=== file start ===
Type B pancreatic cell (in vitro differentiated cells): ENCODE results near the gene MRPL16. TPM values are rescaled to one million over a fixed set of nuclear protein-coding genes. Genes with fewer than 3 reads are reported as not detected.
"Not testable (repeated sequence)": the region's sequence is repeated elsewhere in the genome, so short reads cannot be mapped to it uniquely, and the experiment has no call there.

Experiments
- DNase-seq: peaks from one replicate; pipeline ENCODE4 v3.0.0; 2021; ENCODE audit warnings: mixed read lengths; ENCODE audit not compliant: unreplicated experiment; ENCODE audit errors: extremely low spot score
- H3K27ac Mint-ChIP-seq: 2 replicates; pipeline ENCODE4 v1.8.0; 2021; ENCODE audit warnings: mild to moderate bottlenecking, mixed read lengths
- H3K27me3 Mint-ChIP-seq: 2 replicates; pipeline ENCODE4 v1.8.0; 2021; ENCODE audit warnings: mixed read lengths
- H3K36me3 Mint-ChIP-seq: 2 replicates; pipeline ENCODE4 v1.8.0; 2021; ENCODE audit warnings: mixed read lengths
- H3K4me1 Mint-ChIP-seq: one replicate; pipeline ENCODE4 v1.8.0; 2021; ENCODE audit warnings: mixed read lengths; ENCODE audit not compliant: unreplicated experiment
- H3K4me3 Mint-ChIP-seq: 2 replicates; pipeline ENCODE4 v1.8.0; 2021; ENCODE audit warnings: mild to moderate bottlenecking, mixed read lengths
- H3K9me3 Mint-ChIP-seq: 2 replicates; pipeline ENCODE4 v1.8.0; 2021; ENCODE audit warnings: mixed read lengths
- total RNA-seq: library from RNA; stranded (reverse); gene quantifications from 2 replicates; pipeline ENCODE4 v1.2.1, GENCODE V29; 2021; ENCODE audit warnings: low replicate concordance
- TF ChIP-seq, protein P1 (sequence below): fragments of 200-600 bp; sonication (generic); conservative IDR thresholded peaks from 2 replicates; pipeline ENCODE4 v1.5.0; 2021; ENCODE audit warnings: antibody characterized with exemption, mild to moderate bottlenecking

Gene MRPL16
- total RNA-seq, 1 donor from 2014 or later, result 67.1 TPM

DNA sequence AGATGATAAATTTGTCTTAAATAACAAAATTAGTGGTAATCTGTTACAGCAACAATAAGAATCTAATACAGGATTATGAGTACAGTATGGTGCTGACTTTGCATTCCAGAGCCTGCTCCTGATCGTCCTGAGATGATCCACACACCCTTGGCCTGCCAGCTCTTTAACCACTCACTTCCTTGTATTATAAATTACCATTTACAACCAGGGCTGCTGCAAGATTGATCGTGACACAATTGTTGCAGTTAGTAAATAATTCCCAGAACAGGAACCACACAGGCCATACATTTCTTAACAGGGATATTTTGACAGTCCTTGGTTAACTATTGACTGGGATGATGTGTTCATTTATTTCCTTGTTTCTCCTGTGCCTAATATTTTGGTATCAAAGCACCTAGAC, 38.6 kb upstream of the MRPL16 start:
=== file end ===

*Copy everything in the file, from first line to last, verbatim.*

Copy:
Type B pancreatic cell (in vitro differentiated cells): ENCODE results near the gene MRPL16. TPM values are rescaled to one million over a fixed set of nuclear protein-coding genes. Genes with fewer than 3 reads are reported as not detected.
"Not testable (repeated sequence)": the region's sequence is repeated elsewhere in the genome, so short reads cannot be mapped to it uniquely, and the experiment has no call there.

Experiments
- DNase-seq: peaks from one replicate; pipeline ENCODE4 v3.0.0; 2021; ENCODE audit warnings: mixed read lengths; ENCODE audit not compliant: unreplicated experiment; ENCODE audit errors: extremely low spot score
- H3K27ac Mint-ChIP-seq: 2 replicates; pipeline ENCODE4 v1.8.0; 2021; ENCODE audit warnings: mild to moderate bottlenecking, mixed read lengths
- H3K27me3 Mint-ChIP-seq: 2 replicates; pipeline ENCODE4 v1.8.0; 2021; ENCODE audit warnings: mixed read lengths
- H3K36me3 Mint-ChIP-seq: 2 replicates; pipeline ENCODE4 v1.8.0; 2021; ENCODE audit warnings: mixed read lengths
- H3K4me1 Mint-ChIP-seq: one replicate; pipeline ENCODE4 v1.8.0; 2021; ENCODE audit warnings: mixed read lengths; ENCODE audit not compliant: unreplicated experiment
- H3K4me3 Mint-ChIP-seq: 2 replicates; pipeline ENCODE4 v1.8.0; 2021; ENCODE audit warnings: mild to moderate bottlenecking, mixed read lengths
- H3K9me3 Mint-ChIP-seq: 2 replicates; pipeline ENCODE4 v1.8.0; 2021; ENCODE audit warnings: mixed read lengths
- total RNA-seq: library from RNA; stranded (reverse); gene quantifications from 2 replicates; pipeline ENCODE4 v1.2.1, GENCODE V29; 2021; ENCODE audit warnings: low replicate concordance
- TF ChIP-seq, protein P1 (sequence below): fragments of 200-600 bp; sonication (generic); conservative IDR thresholded peaks from 2 replicates; pipeline ENCODE4 v1.5.0; 2021; ENCODE audit warnings: antibody characterized with exemption, mild to moderate bottlenecking

Gene MRPL16
- total RNA-seq, 1 donor from 2014 or later, result 67.1 TPM

DNA sequence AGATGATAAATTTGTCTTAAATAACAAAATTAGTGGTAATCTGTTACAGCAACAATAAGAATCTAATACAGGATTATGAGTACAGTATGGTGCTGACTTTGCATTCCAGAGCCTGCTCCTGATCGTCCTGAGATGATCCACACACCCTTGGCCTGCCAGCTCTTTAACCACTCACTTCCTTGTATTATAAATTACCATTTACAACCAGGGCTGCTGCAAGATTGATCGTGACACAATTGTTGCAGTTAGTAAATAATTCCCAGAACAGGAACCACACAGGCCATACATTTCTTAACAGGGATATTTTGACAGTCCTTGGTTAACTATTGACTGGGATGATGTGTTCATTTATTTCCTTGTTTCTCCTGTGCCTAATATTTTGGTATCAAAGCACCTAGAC, 38.6 kb upstream of the MRPL16 start: